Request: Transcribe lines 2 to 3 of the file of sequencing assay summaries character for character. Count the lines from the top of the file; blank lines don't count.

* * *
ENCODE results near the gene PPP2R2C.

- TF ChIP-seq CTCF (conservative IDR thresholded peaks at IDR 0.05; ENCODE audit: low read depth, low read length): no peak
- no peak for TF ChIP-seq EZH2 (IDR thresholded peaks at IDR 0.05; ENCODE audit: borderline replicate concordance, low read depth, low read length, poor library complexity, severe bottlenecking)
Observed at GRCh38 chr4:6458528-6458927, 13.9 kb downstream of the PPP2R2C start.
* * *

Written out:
- TF ChIP-seq CTCF (conservative IDR thresholded peaks at IDR 0.05; ENCODE audit: low read depth, low read length): no peak
- no peak for TF ChIP-seq EZH2 (IDR thresholded peaks at IDR 0.05; ENCODE audit: borderline replicate concordance, low read depth, low read length, poor library complexity, severe bottlenecking)